The painter Matt Connors, who became a close friend of Mr. Cane’s, described him as omnivorous in his desire to teach himself about the art and art book world.
“He was really — I don’t want to say pushy — but if he liked someone’s work he’d just go meet them and want to keep seeing them and figure out what they knew,” he said. “He’d turn fandom into friendship really quickly.”
That zealous sociability in turn led to professional relationships with many artists both well known — Mr. Connors, Wade Guyton, Sam Falls, Laura Owens — and little known, for whom he helped produce books and editions and inspired a general love of D.I.Y. publishing. “I started a press after meeting him, basically,” Mr. Connors said. “He gave me that nudge or that energy to go from a consumer to a maker.”
Mr. Cane was born on June 4, 1974, in Ferntree Gully, a small Melbourne suburb in the foothills of the Dandenong Ranges, and grew up there. His older brother, Travis, said he was proud of where he was from, but “was a bit of lone wolf in his interests” — mostly music and music magazines — and was somewhat isolated as a young gay man. “We both worked as waiters once,’’ he said, “and he was actually a very good waiter and very funny. He was the one who said the things to the diners that all the rest of us were thinking.”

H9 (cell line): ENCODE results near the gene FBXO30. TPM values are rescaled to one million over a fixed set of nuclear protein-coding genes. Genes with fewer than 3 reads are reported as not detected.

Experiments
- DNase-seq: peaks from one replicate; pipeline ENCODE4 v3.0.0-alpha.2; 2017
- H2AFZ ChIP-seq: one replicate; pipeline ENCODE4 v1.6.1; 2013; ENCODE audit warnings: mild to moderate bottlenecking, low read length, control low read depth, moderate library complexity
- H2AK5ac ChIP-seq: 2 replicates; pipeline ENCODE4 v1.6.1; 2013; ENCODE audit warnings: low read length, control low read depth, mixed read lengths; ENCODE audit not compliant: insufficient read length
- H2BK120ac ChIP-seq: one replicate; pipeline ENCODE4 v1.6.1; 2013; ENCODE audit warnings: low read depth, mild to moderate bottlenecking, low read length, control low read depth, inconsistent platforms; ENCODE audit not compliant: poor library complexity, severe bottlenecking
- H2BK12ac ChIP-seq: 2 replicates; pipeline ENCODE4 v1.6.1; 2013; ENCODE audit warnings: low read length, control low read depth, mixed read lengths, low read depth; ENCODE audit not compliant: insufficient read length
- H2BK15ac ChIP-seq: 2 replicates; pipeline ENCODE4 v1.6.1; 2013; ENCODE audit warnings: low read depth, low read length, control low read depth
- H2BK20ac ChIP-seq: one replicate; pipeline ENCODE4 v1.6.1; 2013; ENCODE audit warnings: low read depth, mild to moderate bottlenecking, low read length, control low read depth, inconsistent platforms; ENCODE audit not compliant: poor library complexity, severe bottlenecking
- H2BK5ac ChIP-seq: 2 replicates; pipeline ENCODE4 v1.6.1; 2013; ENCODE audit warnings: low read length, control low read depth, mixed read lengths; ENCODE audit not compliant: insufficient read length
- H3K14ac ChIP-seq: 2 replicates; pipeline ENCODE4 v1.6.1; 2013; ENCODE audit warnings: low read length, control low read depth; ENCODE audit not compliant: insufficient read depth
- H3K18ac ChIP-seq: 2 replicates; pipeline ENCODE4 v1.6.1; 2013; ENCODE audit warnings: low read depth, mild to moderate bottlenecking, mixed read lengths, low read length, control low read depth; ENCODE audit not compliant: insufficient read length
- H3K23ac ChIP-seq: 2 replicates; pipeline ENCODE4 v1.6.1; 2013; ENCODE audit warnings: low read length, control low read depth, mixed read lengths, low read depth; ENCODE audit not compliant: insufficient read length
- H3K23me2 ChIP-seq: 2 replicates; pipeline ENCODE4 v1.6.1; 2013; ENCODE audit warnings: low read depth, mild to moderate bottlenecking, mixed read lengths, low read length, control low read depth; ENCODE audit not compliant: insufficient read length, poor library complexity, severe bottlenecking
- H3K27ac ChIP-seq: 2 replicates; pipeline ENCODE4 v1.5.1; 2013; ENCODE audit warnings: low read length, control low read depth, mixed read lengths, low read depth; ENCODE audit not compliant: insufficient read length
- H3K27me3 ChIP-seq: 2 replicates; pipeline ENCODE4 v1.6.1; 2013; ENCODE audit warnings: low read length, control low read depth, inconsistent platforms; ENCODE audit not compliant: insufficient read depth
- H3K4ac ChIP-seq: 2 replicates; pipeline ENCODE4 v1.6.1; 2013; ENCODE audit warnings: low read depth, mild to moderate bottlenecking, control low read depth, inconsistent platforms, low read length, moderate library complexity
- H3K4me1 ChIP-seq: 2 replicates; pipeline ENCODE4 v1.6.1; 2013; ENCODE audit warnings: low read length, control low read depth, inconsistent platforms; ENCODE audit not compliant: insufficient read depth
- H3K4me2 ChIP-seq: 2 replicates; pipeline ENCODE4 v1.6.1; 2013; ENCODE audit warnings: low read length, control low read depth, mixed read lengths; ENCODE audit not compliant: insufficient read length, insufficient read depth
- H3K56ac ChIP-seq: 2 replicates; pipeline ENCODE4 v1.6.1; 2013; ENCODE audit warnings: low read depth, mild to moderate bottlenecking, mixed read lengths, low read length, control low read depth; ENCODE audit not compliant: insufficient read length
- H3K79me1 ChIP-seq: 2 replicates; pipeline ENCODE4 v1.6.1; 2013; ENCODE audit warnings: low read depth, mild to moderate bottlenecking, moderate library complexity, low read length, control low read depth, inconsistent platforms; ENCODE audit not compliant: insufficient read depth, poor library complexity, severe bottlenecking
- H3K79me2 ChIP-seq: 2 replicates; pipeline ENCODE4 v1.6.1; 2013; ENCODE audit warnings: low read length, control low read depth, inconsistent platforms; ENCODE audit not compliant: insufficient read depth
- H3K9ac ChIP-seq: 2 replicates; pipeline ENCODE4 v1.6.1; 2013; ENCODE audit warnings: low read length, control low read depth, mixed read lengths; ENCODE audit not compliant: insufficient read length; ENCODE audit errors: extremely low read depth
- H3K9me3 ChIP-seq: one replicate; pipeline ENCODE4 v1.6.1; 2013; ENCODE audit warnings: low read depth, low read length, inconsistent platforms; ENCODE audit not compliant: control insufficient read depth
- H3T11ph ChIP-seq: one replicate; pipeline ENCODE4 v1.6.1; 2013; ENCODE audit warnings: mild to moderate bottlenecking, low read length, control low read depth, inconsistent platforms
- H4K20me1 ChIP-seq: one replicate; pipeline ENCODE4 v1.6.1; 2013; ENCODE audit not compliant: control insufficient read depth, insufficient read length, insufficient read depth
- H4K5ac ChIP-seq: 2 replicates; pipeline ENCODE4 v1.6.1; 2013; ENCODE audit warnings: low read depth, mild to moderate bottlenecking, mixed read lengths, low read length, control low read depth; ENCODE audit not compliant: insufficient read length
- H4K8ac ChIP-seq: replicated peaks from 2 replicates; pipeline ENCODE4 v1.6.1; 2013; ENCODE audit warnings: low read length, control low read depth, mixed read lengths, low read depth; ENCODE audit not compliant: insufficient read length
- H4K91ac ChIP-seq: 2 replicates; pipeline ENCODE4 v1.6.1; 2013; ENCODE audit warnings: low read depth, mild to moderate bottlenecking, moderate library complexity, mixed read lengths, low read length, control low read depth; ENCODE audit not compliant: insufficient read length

As a D.J. he founded a popular series of dance parties called the Witness Protection Program in Fitzroy, another Melbourne suburb, and also worked for Polyester Records, a Melbourne store, “where he probably stole most of the music he owned,” added his brother, who survives him along with his mother, Judy Cane; his father, Tony; and his sister, Briony Cane.
Besides his job as curator of fairs and editions for Printed Matter, Mr. Cane curated historical exhibitions for the store — focusing often on largely forgotten figures, like the New York mail-art artist John Dowd — and he also curated shows for the nonprofit organization Visual AIDS.
“The normal boring power structure of the art world was turned upside down at his book fairs and this we should all be grateful for,” Mr. Guyton said. “Hopefully, that spirit will continue in his absence.”